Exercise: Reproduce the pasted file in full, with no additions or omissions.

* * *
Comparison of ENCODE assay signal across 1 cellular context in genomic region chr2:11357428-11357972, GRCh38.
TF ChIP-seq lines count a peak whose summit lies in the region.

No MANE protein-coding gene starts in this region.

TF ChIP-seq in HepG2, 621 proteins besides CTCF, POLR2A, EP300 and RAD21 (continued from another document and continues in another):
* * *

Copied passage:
Comparison of ENCODE assay signal across 1 cellular context in genomic region chr2:11357428-11357972, GRCh38.
TF ChIP-seq lines count a peak whose summit lies in the region.

No MANE protein-coding gene starts in this region.

TF ChIP-seq in HepG2, 621 proteins besides CTCF, POLR2A, EP300 and RAD21 (continued from another document and continues in another):